Hoop Day



Sometimes the best part of the week is remembering what happened last week.  

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We’ve been living on the farm full time for a year now and as I’ve told several people there are only a few downsides.  One is a lack of ethnic cuisine within drivable distance.  We’ve discovered two good Mexican restaurants within twenty miles but when we go to Tulsa I want to eat – give me Thai, or Indian, or Lebanese food and I’m a happy camper.  
The lack of a bookstore can be half-way met with shopping on Amazon.  Although Amazon doesn’t have the same vibe as Borders in Midtown Tulsa. You know the kind of bookstore I’m talking about.  It’s not just the books it’s the people.  Booksellers who aren’t just reading the latest romance or thriller but can tell you which translation of Tolstoy they prefer, or the newest travel narrative worth reading.  A store staffed with people who are well educated and care about books not just getting a paycheck.  You can ask the music guru about the memoir whose author you can’t remember but is an old time gospel and bluegrass singer who is known for lining the verses and he doesn’t bat an eyelash before responding Ralph Stanley’s Man of Constant Sorrow.  It’s a place where you’re likely to run into a local artist or musician just hangin’ out.  A bookstore where you feel so comfortable that you can cop a squat and just read Neruda for half an hour.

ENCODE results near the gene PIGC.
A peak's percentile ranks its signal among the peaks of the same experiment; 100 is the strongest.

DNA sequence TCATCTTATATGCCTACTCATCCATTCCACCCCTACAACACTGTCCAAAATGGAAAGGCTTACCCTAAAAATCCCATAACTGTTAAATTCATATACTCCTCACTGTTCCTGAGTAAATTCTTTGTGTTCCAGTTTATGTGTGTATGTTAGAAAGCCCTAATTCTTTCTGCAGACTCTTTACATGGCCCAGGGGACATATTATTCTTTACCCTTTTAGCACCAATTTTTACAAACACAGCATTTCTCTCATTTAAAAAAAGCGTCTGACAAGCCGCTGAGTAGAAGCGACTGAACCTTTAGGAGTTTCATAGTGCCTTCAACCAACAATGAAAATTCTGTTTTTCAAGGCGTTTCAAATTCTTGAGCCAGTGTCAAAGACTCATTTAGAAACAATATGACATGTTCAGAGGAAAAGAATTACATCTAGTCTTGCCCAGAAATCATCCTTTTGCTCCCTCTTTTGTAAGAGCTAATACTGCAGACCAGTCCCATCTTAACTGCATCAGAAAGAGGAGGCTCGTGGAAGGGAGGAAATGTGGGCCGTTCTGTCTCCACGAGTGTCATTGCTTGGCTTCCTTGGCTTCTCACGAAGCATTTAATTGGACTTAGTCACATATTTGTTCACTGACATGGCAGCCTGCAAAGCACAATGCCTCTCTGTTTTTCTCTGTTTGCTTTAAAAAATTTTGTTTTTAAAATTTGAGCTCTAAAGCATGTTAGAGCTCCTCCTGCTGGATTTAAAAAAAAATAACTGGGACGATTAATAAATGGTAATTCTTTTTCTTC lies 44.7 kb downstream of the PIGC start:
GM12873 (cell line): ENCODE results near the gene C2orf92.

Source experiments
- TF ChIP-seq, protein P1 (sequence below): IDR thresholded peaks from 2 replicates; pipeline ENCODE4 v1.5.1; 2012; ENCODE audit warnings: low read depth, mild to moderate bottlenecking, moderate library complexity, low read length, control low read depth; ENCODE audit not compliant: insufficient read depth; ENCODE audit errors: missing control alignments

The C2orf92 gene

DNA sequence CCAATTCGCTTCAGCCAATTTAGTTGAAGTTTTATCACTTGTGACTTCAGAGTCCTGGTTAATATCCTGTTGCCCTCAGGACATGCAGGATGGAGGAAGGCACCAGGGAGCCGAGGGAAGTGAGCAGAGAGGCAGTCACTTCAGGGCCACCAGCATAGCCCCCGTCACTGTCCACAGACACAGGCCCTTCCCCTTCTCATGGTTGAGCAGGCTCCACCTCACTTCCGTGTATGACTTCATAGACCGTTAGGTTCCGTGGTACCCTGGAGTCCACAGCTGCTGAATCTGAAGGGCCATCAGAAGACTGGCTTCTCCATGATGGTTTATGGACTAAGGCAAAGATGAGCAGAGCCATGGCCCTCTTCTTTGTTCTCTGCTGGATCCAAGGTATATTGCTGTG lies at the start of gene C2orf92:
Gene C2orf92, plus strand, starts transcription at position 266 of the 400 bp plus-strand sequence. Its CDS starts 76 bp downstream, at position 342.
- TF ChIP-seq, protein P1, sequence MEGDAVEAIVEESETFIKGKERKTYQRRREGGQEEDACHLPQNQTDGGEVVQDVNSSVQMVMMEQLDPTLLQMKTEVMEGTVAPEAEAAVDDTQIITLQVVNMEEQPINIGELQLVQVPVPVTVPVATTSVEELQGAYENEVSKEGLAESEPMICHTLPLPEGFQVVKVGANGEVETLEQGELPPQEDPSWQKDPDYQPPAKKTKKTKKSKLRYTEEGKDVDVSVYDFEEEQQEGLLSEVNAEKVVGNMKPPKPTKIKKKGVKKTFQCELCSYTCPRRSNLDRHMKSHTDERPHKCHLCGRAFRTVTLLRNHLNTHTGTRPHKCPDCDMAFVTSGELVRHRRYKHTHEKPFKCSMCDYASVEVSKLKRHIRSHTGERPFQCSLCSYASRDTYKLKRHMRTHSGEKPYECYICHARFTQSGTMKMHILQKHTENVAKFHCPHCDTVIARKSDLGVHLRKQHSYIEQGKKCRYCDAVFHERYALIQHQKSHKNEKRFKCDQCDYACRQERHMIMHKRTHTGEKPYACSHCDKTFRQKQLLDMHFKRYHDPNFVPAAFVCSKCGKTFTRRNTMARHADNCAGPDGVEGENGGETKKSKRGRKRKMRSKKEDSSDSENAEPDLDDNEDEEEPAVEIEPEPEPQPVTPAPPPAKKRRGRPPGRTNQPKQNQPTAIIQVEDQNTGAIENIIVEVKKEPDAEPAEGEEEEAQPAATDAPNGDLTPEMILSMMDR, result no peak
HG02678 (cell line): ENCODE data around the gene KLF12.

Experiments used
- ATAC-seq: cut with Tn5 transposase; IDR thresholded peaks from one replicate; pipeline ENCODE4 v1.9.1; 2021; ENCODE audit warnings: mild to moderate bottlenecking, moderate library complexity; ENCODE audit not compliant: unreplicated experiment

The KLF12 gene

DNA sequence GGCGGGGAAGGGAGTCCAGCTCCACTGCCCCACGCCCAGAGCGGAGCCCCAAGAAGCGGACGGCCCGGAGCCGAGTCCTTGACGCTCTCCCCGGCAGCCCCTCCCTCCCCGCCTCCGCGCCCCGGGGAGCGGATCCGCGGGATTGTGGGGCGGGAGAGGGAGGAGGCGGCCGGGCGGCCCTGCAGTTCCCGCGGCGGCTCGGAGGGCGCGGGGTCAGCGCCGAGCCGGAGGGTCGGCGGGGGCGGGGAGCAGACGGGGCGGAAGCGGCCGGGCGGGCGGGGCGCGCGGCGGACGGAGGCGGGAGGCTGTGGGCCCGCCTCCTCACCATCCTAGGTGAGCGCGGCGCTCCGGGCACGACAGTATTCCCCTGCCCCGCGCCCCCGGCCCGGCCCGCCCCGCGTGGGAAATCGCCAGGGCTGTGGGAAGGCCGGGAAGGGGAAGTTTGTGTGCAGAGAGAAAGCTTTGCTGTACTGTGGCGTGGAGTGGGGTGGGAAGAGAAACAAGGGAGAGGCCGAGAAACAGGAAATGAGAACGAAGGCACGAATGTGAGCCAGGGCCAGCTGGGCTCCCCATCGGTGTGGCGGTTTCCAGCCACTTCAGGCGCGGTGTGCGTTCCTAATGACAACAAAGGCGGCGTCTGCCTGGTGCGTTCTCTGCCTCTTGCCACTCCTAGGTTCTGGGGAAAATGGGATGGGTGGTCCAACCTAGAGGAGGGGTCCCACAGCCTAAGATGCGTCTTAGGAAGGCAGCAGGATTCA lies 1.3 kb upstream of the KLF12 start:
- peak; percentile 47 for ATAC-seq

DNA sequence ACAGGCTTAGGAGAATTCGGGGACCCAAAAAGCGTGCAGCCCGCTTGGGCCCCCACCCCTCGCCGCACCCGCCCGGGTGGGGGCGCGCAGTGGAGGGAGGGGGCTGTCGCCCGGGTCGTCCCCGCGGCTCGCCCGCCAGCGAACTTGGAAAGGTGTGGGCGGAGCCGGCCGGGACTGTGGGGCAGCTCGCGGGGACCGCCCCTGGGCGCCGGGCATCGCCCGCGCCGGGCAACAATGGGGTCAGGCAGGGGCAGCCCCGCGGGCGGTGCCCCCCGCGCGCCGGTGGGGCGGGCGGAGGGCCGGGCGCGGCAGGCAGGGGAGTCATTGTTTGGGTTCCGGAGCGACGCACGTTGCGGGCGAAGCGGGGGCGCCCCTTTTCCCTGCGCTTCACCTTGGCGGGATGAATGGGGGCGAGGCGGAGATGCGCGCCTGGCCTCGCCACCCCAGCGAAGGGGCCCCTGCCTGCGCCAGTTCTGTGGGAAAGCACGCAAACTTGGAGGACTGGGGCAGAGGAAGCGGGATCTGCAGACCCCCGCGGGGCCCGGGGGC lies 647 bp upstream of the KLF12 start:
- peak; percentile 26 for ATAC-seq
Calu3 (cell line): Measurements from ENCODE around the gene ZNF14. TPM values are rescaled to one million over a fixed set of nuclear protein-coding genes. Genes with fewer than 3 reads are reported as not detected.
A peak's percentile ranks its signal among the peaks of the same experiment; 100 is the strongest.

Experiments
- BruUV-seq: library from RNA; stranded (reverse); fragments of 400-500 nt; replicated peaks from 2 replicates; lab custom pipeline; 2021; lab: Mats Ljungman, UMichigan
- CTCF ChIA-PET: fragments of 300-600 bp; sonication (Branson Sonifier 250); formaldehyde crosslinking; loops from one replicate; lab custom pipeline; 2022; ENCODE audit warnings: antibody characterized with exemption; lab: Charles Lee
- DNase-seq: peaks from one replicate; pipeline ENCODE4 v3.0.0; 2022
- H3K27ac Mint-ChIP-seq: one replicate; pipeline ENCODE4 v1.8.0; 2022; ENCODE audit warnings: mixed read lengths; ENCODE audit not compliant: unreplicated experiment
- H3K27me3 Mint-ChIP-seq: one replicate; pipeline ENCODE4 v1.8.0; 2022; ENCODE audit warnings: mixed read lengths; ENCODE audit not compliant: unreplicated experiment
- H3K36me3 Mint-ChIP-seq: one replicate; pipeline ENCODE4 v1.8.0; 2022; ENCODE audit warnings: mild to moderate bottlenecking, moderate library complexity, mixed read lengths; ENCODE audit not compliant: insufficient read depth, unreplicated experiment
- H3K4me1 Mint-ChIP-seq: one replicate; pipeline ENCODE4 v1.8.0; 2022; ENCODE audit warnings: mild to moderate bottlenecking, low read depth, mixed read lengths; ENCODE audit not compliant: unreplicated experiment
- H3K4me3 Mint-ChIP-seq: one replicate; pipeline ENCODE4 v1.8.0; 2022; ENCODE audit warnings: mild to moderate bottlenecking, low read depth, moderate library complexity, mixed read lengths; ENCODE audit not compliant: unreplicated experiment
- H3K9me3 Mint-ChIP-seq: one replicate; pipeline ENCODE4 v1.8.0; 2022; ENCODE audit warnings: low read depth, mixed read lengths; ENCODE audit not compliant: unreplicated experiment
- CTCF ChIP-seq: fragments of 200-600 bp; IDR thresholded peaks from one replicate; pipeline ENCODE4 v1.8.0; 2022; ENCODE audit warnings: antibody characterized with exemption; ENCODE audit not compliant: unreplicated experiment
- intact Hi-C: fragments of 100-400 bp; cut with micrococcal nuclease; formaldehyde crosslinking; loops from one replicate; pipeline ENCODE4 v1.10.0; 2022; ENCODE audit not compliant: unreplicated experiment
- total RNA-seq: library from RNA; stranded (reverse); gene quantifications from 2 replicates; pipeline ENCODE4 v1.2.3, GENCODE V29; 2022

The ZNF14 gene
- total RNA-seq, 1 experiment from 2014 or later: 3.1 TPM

The main draw back to living on the farm for me though is lack of time with Hillarey.  I miss her.  Several weekend mornings this winter we drove to Tulsa to have breakfast at the diner where she works on weekends just to watch her and catch a few minutes of her time.  She’s a busy gal my daughter.  School, work, life…  One of the main goals of parenting is to have enough impact on your child when they are young that they grow up to be their own person and live their own life.  I can’t say I’ve been a great parent but I think I managed to reach that one goal.  
Which makes it ever more sweet when said daughter comes out of her way for an afternoon visit. Hillarey dropped by the farm last Saturday after visiting the Cherokee Museum in Tahlequah on a field trip for her Native American Art History class.  
We talked.  We shared a pear and peanut butter.  She told us about her classes. We showed her what’s happening in the studio and the green garage.  She met Tess and wanted to take her home. We laughed. Then we walked up to the mowed part of the North Pasture and we hooped.  

This memory will fuel me through a really crappy week and beyond


eta: a crappy week can turn into a good week with a simple shifting of thoughts…
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